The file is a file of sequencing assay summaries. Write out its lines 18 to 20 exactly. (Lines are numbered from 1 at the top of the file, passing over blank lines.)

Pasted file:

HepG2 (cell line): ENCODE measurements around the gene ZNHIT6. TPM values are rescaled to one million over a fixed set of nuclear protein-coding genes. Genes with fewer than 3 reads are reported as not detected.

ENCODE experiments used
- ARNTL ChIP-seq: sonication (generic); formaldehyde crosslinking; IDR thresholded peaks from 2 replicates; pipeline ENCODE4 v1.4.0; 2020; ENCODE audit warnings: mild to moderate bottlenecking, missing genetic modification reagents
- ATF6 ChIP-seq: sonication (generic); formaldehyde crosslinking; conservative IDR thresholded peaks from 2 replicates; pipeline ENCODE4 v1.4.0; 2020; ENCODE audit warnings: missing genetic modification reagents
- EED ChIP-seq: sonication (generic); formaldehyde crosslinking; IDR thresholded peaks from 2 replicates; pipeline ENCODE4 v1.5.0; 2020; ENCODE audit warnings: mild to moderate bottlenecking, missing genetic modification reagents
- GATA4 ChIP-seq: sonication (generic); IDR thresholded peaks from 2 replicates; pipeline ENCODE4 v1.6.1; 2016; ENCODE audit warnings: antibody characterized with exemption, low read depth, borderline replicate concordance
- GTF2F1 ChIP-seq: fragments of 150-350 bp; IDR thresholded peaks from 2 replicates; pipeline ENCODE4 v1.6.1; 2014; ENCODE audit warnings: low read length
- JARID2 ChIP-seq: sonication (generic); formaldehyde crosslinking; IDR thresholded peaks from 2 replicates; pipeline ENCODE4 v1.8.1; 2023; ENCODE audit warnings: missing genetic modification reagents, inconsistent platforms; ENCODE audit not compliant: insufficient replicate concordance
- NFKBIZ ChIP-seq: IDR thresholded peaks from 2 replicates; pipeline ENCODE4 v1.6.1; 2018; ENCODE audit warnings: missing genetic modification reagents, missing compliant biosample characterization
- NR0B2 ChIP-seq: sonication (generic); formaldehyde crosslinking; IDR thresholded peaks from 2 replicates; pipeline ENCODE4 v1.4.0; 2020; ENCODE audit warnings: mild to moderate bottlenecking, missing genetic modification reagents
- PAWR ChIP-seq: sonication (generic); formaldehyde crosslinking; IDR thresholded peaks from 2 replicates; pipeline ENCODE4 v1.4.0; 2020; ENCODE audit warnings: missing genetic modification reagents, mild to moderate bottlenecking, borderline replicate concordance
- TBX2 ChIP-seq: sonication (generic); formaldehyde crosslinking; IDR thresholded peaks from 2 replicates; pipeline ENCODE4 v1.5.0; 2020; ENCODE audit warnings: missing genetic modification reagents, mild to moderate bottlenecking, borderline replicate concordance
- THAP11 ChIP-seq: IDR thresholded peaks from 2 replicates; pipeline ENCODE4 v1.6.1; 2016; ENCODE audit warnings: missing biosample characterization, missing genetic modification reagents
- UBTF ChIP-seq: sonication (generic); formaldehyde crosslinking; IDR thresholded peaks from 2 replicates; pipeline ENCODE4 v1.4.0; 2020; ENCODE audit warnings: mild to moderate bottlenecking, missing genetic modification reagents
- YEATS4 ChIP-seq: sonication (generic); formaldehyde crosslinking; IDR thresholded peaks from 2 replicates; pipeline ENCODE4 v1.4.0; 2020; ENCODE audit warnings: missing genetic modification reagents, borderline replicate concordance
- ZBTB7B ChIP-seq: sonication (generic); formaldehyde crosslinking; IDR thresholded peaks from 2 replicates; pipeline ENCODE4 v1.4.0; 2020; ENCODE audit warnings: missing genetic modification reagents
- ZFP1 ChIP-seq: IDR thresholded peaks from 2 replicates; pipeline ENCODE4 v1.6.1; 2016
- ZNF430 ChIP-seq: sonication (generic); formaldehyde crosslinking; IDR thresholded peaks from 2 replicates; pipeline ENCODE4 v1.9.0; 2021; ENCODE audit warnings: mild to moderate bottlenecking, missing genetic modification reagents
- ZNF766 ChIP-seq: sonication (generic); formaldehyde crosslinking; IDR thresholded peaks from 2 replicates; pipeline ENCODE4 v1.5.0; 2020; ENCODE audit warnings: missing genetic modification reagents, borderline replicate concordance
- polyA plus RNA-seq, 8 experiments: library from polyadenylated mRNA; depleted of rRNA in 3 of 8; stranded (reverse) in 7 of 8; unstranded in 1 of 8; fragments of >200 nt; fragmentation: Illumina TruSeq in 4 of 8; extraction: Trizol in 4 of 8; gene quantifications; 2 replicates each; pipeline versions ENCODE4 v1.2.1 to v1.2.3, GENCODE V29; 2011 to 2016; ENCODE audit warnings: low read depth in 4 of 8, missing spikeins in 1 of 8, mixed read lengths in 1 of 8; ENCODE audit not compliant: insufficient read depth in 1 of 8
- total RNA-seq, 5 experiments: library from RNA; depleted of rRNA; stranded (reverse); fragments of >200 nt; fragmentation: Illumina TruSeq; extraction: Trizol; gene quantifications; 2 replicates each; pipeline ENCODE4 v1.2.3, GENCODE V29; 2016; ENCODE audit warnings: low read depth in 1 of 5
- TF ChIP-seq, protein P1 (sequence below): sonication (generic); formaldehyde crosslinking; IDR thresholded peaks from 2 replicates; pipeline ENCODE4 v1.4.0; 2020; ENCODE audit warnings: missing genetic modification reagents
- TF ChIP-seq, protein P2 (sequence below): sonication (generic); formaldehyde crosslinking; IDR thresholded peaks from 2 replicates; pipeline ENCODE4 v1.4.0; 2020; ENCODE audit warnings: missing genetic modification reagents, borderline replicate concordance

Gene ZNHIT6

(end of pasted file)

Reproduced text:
- ZNF430 ChIP-seq: sonication (generic); formaldehyde crosslinking; IDR thresholded peaks from 2 replicates; pipeline ENCODE4 v1.9.0; 2021; ENCODE audit warnings: mild to moderate bottlenecking, missing genetic modification reagents
- ZNF766 ChIP-seq: sonication (generic); formaldehyde crosslinking; IDR thresholded peaks from 2 replicates; pipeline ENCODE4 v1.5.0; 2020; ENCODE audit warnings: missing genetic modification reagents, borderline replicate concordance
- polyA plus RNA-seq, 8 experiments: library from polyadenylated mRNA; depleted of rRNA in 3 of 8; stranded (reverse) in 7 of 8; unstranded in 1 of 8; fragments of >200 nt; fragmentation: Illumina TruSeq in 4 of 8; extraction: Trizol in 4 of 8; gene quantifications; 2 replicates each; pipeline versions ENCODE4 v1.2.1 to v1.2.3, GENCODE V29; 2011 to 2016; ENCODE audit warnings: low read depth in 4 of 8, missing spikeins in 1 of 8, mixed read lengths in 1 of 8; ENCODE audit not compliant: insufficient read depth in 1 of 8